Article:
In general, people of NEH are non-vegetarians. Chicken is a delicacy next to pork and fish for people of different states in the region. In this region commercial poultry production is still in infant stage and backyard poultry production accounts for more than 80 per cent of the total. Inspite of less availability of inputs, farmers started rearing broilers in small numbers and they are getting remunerative price of about Rs 50-60 per Kg live weight of broiler. Some of the managemental tips for scientific rearing of the broilers are given below.
A healthy broiler chick with fast growth is key to profitable broiler production. The modern day broiler chick should be capable of attaining an average live weight of 1.75 to 2.00 Kg at 6 weeks of age with a feed conversion ratio (FCR) of 1.9 to 2.1. FCR is number of Kg of feed consumed to produce one Kg of live weight. For maximum returns, chick should be of uniform size and weigh between 45-55 grams.
Site should be located on fairly raised area with good drainage system. Ensure good supply of water and electricity. There should not be any obstruction in movement of air and it should get maximum period of sunshine.
A satisfactory broiler house is the one that will protect the birds from heat, cold, strong winds, inclement weather and predators.
Direction : Long axis of house facing east to west Plinth : 30 cm above ground level Size
Length - depending on no. of birds to be housed Width - not more than 30 feet
Height - in the center - 3 to 3.5 meters, on sides - 1.8 meters, Over hang on sides - 1.2 meters
Side walls : As the temperature of the region goes down below 10°C in winter, 0.9 meters wall area and mesh area of 0.9 meters is optimum.
Roof : The roof should either be lean or gable type. It should be weather proof and made up of asbestos or GI sheet.
Floor : Concrete floors are highly recommended. They are rat proof and easy to clean and disinfect.
In NEH region, bamboo is abundantly available and small farmers can build a house made completely of bamboo. The floor has to be raised above the ground upto 50 cm. The side wall is half covered with bamboo and rest half is made like grill using bamboo. Roof is made up of bamboo covered with plastic sheet and / chen grass so that the investment on construction of shed can be reduced.
Proper ventilation of the house is needed to provide fresh air and to remove CO2 and ammonia. Sufficient air movement is also required to keep the litter dry. The side walls of the shed are half covered and half open for providing draft free ventilation.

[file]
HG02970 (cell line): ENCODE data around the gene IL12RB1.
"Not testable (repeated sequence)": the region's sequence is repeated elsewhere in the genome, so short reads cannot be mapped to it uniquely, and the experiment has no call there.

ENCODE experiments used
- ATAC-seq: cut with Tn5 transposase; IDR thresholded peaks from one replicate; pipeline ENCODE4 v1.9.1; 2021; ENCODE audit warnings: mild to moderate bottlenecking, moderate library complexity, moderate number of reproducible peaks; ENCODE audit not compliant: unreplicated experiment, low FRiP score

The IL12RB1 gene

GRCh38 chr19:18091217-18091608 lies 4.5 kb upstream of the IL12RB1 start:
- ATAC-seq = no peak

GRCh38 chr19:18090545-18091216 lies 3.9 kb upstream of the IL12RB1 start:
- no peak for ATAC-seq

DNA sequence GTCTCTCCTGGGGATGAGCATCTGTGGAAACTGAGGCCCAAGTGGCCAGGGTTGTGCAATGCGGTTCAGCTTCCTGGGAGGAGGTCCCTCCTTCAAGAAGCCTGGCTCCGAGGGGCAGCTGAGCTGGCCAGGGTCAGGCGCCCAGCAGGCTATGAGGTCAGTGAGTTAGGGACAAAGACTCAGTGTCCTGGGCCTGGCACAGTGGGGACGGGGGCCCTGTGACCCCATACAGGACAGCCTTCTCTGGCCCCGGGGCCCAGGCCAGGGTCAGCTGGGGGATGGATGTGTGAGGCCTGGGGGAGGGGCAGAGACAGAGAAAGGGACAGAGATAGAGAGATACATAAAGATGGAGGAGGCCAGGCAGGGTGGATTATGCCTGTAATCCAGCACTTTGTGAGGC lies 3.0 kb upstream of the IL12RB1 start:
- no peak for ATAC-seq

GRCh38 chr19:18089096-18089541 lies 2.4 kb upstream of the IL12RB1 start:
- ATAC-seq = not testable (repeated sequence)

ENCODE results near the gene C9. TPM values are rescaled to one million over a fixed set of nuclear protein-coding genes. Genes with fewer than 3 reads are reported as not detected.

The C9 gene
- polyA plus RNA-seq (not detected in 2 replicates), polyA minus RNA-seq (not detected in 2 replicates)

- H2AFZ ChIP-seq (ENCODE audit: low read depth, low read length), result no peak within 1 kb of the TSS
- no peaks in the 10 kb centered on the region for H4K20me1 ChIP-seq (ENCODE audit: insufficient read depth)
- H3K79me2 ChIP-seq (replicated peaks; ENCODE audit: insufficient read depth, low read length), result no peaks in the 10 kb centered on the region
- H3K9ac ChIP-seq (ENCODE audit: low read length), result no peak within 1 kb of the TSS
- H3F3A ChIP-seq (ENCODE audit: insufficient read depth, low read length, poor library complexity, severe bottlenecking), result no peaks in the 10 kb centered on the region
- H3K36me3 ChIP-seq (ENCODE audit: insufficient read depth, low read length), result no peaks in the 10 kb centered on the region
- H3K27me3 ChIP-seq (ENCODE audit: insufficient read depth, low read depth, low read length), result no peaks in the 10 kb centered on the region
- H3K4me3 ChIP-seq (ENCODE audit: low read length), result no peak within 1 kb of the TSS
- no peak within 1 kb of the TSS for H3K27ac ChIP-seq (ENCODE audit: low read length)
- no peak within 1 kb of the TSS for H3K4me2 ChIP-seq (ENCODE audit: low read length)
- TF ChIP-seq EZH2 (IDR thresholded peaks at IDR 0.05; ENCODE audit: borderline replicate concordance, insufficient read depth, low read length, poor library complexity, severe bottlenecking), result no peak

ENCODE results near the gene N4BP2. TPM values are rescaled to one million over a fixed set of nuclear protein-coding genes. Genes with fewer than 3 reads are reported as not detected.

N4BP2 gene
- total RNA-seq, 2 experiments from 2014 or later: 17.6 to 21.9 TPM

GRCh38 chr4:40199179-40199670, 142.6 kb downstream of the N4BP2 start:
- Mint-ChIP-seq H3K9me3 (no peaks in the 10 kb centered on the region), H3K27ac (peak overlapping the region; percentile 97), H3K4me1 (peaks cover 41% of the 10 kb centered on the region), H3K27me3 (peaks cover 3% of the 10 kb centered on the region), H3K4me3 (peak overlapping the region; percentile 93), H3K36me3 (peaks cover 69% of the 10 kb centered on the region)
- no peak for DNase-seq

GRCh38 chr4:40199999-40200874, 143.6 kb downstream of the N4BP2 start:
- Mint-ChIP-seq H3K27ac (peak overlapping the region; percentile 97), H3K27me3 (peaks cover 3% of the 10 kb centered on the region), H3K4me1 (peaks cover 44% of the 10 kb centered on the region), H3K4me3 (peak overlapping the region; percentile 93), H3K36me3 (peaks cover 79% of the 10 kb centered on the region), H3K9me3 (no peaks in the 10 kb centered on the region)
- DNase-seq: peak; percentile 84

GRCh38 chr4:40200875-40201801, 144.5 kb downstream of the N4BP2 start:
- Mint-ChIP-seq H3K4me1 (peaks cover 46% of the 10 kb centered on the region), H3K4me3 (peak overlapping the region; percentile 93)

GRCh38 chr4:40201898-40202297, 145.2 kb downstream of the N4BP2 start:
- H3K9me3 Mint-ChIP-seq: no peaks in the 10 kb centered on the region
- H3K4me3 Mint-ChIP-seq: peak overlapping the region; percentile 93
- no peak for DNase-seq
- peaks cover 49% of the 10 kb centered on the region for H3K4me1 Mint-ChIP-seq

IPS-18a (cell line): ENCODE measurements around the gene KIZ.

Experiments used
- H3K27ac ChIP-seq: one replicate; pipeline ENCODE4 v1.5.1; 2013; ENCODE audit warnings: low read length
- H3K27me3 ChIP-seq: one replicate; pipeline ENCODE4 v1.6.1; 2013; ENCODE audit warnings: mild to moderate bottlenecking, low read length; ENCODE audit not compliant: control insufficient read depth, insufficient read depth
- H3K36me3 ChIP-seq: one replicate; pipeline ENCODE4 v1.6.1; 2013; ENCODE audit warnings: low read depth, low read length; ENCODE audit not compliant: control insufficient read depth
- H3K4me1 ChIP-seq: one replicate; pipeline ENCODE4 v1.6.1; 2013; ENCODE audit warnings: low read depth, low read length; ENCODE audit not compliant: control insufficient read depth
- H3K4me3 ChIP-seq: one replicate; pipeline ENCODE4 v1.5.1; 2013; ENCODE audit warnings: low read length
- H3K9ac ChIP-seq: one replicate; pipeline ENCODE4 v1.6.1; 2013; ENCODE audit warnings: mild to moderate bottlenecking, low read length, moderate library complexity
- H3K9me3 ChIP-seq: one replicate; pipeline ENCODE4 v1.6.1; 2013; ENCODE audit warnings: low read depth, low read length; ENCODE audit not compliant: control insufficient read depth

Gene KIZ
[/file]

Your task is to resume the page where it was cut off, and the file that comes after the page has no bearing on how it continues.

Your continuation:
Poultry house should be scrubbed, cleaned, washed with clean water and disinfected with 3-5 per cent phenyl or cresol or any other disinfectant. White washing with lime may also be done on floor and inner walls of the house. The equipment like feeders, waterers, hovers and brooder guard should be cleaned, disinfected and finally burnt with flame gun/blow lamp.
Initially, litter should be put 2-3" deep on the floor. Normally used litter materials are rice husk, ground nut hulls, saw dust, wood shavings, chopped straw etc. Litter material should be dry and should not contain more than 5 per cent moisture. The litter material should be cheap, locally available and should absorb the moisture. Litter should be stirred periodically to prevent caking. Wet litter increases ammonia concentration in the poultry shed. If ammonia concentration is more in the shed, mixing of lime G) 1 kg per sq.m will help in reducing ammonia level.
Sufficient floor space should be provided to avoid overcrowding which may result in poor performance and mortality. Normally 1 sq. foot floor space per bird is sufficient and in winter even 0.75 sq. foot.
Feed is the single largest factor contributing to 60-70 per cent of cost of production in broilers. Broilers should be fed balanced ration to support fast growth (1.5-2.0 Kg) with in a period of 6 weeks. It is recommended to give fresh feed 2-3 times a day which stimulates hunger in broilers and also prevents feed wastage.